“This paper investigates the term structure of variance swap rates, which arises by varying the maturity of the variance swap contract… from two months to two years. We then infer from these data the term structure of…variance risk premia. Studying the term structure of variance swap rates and risk premia provides insights on how investors’ perceive risk and which economic variables influence this perception.”
“The model-free analysis above indicates that variance swap rates embed a price jump component.”
“To further the analysis of the variance swap term structure, we therefore employ a parametric stochastic volatility model. The model is consistent with the salient empirical features of variance swap rates that we document in the model-free analysis, and takes the form of a two-factor stochastic volatility model with price jumps and variance jumps.”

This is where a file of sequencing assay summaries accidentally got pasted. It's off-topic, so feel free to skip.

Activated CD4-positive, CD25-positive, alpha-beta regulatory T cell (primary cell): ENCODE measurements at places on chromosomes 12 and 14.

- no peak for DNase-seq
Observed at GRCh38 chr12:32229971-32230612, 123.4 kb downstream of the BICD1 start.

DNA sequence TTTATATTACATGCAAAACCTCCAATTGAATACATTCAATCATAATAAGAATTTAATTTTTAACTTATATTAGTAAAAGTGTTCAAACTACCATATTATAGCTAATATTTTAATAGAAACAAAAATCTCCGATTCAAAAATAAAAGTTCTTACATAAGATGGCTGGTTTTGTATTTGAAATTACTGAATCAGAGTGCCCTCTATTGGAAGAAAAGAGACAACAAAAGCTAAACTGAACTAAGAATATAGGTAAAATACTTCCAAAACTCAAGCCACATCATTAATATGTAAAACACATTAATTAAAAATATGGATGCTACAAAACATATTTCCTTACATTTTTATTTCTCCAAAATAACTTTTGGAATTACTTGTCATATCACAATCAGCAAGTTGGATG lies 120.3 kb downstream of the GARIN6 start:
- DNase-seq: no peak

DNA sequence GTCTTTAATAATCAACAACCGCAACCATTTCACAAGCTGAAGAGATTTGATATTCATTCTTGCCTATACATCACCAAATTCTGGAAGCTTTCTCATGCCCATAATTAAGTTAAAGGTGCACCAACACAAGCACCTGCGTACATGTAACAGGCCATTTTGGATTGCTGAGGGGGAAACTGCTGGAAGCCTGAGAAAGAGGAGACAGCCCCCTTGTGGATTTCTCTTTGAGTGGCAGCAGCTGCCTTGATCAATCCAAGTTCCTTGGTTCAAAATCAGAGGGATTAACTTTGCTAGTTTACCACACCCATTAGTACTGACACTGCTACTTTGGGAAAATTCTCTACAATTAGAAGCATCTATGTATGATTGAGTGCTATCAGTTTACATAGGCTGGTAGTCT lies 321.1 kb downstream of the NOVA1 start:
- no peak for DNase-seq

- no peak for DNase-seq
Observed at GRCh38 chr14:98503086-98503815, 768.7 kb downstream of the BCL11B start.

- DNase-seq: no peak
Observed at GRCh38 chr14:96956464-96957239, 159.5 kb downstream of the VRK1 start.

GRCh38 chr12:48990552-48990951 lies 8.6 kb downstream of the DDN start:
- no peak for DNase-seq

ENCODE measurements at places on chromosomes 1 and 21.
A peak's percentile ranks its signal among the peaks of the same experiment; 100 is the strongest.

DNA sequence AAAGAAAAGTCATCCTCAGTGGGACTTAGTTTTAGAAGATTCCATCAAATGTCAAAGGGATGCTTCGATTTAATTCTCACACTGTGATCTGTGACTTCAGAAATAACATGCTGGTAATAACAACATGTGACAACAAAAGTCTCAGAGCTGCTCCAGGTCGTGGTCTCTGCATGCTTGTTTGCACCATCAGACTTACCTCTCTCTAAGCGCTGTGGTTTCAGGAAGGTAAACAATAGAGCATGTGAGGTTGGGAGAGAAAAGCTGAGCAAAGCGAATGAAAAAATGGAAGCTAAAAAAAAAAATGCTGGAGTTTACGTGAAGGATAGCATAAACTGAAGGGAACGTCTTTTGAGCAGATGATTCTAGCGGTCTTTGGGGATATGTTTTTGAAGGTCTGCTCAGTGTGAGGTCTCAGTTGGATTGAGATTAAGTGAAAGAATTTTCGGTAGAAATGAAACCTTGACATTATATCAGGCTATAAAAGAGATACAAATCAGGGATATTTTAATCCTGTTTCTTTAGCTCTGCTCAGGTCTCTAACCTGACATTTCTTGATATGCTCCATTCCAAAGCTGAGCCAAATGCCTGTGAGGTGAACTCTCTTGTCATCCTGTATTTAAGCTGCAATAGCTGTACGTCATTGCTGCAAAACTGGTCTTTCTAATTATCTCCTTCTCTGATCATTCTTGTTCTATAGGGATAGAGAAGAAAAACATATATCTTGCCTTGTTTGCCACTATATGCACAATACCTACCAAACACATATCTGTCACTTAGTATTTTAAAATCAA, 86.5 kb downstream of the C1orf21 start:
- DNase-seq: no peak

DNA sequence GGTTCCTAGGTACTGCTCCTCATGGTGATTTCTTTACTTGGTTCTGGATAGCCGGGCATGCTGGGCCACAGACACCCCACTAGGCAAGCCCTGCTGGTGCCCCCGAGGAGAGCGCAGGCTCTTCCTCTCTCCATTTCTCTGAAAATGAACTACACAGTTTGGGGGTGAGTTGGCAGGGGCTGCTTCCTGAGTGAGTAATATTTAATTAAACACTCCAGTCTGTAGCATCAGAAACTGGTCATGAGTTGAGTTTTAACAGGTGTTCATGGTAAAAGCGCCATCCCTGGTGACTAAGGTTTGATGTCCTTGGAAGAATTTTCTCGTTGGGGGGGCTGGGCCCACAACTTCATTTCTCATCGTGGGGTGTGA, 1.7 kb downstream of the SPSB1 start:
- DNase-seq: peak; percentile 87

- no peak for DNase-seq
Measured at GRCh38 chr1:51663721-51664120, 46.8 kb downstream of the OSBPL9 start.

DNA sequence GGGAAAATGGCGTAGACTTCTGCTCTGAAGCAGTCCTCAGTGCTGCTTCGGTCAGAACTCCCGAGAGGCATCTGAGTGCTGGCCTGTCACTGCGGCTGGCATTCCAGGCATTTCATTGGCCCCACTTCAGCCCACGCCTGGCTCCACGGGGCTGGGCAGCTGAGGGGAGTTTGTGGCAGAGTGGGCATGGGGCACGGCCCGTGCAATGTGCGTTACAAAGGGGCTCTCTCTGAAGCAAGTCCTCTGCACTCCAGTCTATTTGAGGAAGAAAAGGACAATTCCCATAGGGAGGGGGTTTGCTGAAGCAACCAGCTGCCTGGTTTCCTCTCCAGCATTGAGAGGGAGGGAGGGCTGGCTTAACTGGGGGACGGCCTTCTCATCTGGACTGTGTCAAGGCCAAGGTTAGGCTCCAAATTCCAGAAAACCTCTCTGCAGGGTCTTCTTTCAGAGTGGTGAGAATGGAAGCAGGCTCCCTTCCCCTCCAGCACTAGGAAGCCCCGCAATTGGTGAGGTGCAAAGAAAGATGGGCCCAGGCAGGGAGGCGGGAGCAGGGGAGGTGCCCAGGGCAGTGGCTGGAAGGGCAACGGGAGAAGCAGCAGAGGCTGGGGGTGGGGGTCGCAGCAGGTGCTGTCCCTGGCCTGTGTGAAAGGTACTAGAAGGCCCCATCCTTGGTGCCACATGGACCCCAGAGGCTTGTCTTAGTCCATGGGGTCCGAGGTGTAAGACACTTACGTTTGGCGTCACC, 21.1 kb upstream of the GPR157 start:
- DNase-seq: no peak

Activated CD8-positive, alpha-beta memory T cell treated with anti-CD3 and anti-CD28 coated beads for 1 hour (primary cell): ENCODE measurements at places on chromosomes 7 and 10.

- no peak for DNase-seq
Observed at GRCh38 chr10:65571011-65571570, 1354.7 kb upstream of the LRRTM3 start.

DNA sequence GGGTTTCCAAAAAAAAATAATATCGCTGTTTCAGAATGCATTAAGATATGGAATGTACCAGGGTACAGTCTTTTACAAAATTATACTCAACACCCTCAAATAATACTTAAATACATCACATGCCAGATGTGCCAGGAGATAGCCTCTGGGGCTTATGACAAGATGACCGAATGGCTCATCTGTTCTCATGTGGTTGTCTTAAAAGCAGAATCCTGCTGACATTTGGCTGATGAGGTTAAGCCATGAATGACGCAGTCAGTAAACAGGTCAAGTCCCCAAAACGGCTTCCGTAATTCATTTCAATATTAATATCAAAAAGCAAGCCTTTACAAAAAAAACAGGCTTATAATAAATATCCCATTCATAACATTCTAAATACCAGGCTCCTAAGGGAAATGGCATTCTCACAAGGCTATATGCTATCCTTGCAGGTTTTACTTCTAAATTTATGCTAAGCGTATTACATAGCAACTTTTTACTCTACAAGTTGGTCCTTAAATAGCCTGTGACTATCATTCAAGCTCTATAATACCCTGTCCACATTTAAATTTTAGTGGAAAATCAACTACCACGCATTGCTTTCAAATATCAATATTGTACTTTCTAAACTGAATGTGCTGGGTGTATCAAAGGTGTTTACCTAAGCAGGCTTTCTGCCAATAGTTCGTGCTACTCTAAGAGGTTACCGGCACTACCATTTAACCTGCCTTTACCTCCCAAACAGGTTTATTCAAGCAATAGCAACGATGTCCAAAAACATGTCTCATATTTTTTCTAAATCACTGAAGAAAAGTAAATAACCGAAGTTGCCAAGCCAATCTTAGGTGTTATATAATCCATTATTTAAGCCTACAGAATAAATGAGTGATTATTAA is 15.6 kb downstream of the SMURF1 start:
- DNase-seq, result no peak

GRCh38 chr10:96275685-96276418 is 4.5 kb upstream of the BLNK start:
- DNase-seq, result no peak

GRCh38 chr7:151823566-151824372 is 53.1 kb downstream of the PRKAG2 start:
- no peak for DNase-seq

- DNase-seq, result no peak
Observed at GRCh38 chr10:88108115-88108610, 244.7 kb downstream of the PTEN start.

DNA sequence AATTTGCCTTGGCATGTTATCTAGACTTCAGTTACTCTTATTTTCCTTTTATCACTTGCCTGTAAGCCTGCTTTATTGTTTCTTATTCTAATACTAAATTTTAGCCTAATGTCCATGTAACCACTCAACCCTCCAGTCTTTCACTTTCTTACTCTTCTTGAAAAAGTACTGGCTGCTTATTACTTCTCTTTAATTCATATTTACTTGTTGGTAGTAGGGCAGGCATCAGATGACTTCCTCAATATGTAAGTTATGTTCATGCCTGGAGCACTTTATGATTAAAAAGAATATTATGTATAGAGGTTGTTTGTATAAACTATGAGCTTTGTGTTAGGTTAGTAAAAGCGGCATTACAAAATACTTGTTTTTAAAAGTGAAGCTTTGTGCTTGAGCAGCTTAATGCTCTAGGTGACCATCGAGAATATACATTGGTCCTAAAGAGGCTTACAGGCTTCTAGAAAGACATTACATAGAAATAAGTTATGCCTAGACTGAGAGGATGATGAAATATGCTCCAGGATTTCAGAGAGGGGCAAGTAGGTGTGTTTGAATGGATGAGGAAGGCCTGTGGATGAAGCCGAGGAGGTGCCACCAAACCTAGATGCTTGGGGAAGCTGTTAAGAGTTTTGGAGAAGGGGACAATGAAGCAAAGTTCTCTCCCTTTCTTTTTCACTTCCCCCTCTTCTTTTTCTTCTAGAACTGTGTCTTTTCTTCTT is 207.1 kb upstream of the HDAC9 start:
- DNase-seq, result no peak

“Our model-based analysis shows that the integrated variance risk premium is negative and usually exhibits a downward sloping term structure.
- A negative risk premium indicates that the variance swap holder is willing to pay a large premium, the variance swap rate, to buy protection against volatility risk, which in turn induces an expected negative variance swap payoff… Thus, shorting variance swap contracts is profitable on average. However, realized variances are also more volatile, positively skewed and leptokurtic than variance swap rates, which highlights the riskiness of shorting variance swap contracts. The large variability and in particular the positive skewness of ex-post realized variances can induce large losses to the short side of the contract.